As I recall, Szechuan or Sichuan cuisine didn't appear in Chinese restaurants in America until the 80s. Remember the Pu-pu platters (Teriyaki Beef, Chicken Fingers, egg rolls, etc) and drinks called Zombie and Mai Tai? They were popular items on the menu of suburban Polynesian-styled Chinese restaurants, and boy, were they hot in the 80s! Then came Joyce Chen, who single handedly changed the landscape of Chinese cuisine, elevating it to a more gourmet level.
For those who don't know, Joyce Chen is the Julia Child of Chinese cooking. She owned several Chinese restaurants in Cambridge, taught Chinese cooking, and had a show on PBS. In fact, she shared the same set as Julia Child's The French Chef in the studio of WGBH, Boston's local public TV station. Joyce Chen introduced not only Americans but also Chinese to Northern Chinese (or Mandarin) cuisine. My first experience eating Peking Duck and Moo Shu dishes served with pancakes was at Joyce Chen, a restaurant I also worked as a hostess during my college years. I absolutely love the dumplings (or Peking ravioli) and the hot and sour soup. Competitors took notice. Soon, other Asian cuisines appeared on the horizon. There were Hunan and Szechuan, followed by Vietnamese, Cambodian, and in the last dozen years Malaysian and now, Korean.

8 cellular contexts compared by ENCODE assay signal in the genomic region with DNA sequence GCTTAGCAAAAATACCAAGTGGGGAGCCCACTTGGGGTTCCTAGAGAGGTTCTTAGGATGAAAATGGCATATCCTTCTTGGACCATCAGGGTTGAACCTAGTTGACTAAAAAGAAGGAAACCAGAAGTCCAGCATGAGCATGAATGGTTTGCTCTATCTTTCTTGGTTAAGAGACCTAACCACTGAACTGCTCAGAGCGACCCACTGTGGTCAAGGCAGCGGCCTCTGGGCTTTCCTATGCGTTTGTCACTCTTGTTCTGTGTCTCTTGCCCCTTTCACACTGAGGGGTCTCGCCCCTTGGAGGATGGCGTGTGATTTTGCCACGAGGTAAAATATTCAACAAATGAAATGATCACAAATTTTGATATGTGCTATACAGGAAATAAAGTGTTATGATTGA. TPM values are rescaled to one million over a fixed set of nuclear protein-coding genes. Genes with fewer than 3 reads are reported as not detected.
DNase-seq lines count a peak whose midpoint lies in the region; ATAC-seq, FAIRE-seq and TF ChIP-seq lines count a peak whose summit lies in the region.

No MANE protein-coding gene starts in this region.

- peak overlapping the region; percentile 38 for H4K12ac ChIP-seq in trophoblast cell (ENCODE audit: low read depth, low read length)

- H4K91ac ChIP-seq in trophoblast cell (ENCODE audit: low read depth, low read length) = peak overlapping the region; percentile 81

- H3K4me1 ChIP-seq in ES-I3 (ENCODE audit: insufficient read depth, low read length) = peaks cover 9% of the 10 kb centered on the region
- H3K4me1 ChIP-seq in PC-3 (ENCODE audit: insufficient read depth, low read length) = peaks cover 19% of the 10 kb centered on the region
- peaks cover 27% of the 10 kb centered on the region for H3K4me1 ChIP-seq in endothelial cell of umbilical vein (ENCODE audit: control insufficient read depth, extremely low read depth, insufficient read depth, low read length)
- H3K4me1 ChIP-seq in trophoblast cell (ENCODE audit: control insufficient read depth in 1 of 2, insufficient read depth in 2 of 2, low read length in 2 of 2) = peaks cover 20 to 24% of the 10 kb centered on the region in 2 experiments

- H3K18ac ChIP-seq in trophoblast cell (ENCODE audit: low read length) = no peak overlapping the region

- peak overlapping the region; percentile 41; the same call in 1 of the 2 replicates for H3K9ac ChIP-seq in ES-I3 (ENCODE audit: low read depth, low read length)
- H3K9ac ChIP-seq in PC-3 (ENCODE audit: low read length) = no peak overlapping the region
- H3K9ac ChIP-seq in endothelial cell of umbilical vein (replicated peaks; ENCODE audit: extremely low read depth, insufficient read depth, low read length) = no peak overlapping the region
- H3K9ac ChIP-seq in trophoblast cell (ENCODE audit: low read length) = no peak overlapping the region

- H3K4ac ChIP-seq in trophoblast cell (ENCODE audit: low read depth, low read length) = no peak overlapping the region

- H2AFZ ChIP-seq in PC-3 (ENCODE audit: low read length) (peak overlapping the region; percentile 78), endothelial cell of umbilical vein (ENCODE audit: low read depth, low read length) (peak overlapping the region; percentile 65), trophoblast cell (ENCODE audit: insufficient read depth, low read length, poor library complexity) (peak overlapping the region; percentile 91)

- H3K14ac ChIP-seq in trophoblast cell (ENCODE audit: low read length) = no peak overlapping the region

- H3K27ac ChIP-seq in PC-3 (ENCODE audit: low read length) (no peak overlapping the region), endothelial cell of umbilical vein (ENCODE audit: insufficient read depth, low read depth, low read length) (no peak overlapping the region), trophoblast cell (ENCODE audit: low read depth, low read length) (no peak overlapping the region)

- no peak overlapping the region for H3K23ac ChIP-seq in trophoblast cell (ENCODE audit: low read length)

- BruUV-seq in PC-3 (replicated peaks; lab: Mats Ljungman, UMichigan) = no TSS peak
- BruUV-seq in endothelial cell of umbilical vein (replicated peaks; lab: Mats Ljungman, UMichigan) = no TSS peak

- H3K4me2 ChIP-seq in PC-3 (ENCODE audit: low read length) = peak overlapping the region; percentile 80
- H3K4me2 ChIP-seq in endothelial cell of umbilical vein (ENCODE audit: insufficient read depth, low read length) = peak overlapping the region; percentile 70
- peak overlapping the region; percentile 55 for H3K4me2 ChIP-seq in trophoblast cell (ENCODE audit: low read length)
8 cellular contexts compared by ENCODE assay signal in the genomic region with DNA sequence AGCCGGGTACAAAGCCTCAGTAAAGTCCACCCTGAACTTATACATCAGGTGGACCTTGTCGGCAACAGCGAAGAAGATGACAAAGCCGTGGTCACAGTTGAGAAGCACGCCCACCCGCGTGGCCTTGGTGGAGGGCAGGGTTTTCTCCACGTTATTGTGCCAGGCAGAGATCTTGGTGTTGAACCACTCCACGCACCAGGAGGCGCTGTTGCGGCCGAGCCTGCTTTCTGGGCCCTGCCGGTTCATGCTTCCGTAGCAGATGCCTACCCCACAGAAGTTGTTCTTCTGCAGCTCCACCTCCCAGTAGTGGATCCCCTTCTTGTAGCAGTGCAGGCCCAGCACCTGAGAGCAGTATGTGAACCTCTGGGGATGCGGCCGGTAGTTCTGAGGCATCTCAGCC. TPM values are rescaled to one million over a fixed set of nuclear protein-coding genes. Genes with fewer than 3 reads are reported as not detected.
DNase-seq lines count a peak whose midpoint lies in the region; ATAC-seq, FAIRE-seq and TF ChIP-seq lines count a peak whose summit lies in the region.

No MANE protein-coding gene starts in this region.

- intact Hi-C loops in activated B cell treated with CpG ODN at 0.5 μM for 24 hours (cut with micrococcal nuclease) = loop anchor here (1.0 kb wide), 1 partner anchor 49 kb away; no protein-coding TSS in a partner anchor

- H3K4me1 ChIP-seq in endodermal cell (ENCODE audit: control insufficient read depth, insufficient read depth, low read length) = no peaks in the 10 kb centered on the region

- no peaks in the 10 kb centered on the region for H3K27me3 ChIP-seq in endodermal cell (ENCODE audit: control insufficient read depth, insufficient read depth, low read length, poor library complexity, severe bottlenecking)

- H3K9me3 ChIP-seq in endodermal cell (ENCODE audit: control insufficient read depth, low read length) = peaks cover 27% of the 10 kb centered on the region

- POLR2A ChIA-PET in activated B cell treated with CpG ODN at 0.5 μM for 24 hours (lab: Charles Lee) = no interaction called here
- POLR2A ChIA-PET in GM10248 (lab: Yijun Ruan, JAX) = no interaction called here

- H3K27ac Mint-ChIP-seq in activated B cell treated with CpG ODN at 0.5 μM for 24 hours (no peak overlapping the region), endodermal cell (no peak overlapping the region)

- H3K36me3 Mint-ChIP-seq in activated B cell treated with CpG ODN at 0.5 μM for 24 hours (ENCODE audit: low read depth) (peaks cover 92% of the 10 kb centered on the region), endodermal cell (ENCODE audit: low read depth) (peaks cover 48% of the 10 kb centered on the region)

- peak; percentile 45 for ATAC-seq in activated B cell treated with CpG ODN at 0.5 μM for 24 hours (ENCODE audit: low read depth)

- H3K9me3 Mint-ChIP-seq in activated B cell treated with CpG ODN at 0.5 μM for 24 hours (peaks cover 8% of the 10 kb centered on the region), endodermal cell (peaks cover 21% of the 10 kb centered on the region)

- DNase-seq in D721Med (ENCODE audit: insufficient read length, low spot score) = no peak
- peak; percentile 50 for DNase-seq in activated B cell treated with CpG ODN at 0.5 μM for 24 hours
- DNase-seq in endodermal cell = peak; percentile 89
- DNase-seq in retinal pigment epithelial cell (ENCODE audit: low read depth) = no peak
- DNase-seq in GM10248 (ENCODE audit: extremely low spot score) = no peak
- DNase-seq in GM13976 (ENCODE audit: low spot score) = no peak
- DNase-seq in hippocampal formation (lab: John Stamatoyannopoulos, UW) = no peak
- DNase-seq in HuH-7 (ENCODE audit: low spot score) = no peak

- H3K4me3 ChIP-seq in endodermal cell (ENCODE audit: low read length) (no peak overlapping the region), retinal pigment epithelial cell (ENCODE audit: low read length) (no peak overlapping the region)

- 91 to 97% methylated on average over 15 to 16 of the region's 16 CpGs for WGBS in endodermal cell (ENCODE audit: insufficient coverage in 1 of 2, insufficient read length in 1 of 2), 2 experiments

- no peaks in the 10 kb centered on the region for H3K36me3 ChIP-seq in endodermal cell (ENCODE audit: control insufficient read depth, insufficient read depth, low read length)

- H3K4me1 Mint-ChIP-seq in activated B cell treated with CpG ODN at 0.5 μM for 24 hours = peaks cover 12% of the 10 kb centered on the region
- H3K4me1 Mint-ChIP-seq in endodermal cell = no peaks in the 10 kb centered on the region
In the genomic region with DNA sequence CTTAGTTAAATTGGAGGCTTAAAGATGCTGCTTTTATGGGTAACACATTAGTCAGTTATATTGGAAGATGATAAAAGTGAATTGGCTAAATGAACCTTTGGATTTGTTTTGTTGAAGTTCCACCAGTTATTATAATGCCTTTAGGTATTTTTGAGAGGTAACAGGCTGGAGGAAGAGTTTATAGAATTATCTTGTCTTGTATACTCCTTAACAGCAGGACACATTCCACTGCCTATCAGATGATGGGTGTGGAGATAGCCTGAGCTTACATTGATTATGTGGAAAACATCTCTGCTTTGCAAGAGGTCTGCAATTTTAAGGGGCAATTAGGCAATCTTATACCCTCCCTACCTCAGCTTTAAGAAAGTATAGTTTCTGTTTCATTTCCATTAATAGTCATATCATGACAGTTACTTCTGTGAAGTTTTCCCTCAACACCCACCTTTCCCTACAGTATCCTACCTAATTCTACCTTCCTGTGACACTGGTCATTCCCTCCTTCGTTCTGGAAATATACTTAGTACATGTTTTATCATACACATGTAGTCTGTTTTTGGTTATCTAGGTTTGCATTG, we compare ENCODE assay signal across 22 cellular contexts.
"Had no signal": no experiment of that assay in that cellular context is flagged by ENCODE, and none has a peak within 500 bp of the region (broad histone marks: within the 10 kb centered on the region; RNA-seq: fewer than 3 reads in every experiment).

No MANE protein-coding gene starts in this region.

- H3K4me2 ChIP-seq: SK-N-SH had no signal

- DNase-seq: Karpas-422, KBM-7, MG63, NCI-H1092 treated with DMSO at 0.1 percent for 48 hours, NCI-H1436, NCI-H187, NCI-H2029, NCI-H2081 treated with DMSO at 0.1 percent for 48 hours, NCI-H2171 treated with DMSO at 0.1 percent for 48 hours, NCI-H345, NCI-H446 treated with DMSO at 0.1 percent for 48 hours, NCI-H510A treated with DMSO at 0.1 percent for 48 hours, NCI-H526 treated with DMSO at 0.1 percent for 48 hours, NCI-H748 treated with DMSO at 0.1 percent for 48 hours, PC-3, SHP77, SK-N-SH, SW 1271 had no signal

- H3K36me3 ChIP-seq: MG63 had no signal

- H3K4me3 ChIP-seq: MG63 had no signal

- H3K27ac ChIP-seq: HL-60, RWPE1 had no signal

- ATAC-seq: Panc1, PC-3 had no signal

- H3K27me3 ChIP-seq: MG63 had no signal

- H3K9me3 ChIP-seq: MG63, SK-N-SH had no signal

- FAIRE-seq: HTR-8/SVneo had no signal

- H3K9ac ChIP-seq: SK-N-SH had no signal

If you've been to a Chinese buffet, chances are you've had Szechuan food. Most dishes are cooked in a brown sauce, packed with spices or hot chili peppers. Kung Pao, General Tso's Chicken and spicy garlic eggplant are some popular Szechuan dishes.
I'm a fan of spicy food, so Szechuan food is right up my alley. I've made Sichuan eggplant (also called Eggplant with Spicy Garlic Sauce) a couple of times this week with the eggplants I picked from the garden. It's pretty simple when you use the ready-made spicy garlic sauce offered by Lee Kum Kee, the iconic Chinese sauce company, which you can find at any Asian grocery stores. Enjoy!
Sichuan Eggplant or Eggplant with Spicy Garlic Sauce (鱼香茄子)
This recipe is at the back of the packet of sauce.
12 oz eggplant, about 2 (cut into strips)
3 oz minced pork
1 pack Lee Kum Kee Sauce for Spicy Garlic Eggplant
1. Deep-fry eggplants in hot oil or cook in boiling water. Drain.
2. Stir-fry minced pork in 1 tbsp oil until done. Add Lee Kum Kee Sauce for Spicy Garlic Eggplant and eggplant. Stir well until heated through
Cook's Note: I use 3 Japanese eggplants, and I cooked them in boiling water for 5 minutes. I like it a tad spicier, so I added a Thai bird chili pepper.
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